Re: [RFC][PATCH] sched: attach extra runtime to the right avg

From: Josef Bacik
Date: Mon Jul 03 2017 - 10:44:42 EST

On Mon, Jul 03, 2017 at 09:26:10AM +0200, Vincent Guittot wrote:
> Hi Josef,
> On 30 June 2017 at 03:56, <josef@xxxxxxxxxxxxxx> wrote:
> > From: Josef Bacik <jbacik@xxxxxx>
> >
> > We only track the load avg of a se in 1024 ns chunks, so in order to
> > make up for the loss of the < 1024 ns part of a run/sleep delta we only
> > add the time we processed to the se->avg.last_update_time. The problem
> > is there is no way to know if this extra time was while we were asleep
> > or while we were running. Instead keep track of the remainder and apply
> > it in the appropriate place. If the remainder was while we were
> > running, add it to the delta the next time we update the load avg while
> > running, and the same for sleeping. This (coupled with other fixes)
> > mostly fixes the regression to my workload introduced by Peter's
> > experimental runnable load propagation patches.
> IIUC, your workload is sensible to the fact that the min granularity
> of the load tracking is 1us ?
> The contribution seems to be quite small to have a real impact on the load_avg.
> May be rounding last_update_time to the closest value policy instead
> of the bottom value would be enough ? we would have 512ns precision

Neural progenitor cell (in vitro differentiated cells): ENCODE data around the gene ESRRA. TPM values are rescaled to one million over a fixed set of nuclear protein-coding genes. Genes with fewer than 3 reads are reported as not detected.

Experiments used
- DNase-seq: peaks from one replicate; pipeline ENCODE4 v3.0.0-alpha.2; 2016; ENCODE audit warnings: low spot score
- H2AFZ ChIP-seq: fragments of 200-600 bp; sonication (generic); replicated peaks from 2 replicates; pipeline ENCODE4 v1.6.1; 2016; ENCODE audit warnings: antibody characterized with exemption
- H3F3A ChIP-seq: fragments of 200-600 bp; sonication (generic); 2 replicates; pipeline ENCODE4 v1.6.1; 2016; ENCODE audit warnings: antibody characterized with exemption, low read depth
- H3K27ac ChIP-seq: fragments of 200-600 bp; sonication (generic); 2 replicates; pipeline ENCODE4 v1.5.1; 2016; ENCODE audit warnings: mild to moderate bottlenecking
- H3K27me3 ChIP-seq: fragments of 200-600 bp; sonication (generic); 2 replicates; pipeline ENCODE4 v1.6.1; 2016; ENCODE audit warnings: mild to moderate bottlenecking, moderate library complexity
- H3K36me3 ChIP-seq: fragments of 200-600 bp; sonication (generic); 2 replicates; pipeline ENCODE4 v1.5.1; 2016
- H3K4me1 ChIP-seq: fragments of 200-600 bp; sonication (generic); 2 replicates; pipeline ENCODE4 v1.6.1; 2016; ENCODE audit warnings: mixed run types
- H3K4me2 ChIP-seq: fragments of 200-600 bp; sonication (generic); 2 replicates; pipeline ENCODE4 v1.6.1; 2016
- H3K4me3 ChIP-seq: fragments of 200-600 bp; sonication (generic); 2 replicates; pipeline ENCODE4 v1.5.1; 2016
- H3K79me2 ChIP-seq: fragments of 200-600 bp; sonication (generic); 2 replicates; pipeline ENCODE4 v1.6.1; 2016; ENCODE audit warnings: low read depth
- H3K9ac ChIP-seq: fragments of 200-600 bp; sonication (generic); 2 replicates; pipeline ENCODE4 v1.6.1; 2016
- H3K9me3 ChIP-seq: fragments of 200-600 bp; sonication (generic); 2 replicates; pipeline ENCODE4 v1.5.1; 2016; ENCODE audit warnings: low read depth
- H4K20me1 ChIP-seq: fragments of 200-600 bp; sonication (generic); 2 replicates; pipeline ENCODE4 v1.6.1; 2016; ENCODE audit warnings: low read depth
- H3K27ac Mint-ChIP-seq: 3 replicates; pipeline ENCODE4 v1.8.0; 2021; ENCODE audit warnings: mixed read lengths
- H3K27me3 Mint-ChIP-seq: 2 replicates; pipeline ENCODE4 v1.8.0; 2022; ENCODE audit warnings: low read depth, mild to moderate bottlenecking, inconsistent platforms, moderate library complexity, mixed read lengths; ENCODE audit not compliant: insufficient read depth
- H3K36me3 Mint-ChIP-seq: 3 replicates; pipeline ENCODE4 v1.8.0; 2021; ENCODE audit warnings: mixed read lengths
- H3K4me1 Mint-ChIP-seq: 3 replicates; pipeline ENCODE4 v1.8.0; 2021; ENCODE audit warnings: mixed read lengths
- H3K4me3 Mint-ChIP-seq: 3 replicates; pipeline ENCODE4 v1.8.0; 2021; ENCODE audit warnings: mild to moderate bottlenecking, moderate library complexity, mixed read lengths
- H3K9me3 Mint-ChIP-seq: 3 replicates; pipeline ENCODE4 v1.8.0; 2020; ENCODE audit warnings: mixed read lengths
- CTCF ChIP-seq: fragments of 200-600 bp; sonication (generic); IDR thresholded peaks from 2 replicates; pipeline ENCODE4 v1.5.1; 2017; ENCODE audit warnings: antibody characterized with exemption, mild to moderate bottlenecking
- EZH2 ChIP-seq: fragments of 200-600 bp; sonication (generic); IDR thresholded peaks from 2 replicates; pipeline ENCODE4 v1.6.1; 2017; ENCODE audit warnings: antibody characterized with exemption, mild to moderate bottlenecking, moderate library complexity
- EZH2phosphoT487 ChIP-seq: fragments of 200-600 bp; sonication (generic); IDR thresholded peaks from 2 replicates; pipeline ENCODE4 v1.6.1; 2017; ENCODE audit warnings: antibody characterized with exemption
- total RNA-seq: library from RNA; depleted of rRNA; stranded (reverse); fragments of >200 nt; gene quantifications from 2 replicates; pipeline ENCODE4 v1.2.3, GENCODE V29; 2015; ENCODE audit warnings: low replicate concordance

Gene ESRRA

> Have you got details about your use case that needs this sub
> microsecond precision ?

Yup here's the artificial reproducer

The problem is we put two sets of tasks in two different cgroups that have equal
weight. One group is a cpu hog, it's never taken off of the runqueue as it
never sleeps. The other is a process that does actual work, the reproducer has
a rt-app config file that is a rough analog of the real workload. This one goes
to sleep and wakes up and stuff. The task that goes to sleep and wakes up will
end up with about 75% of the time the cpu hog ends up with. But this patch is
only 1/3 of the solution. I'm on top of peterz's sched/experimental branch +
some fixes to fix the regression those patches introduce to my workload.

This patch is needed because the 'interactive' tasks will slowly lose load
average, which means that every time they go onto the cpu they contribute less
and less to the load of the cpu and thus screw up the load balancing. With this
fix and all of my other fixes in place I get an even 50-50 split between the two

Note this is only for two groups with disparate levels of interactivity. If I
put two of my sample workload in two different groups everything works out fine,
same if I put two cpu hogs in the different groups, all is well. We only see
this huge difference if one group is on the CPU more, thus losing less load
average over time. Thanks,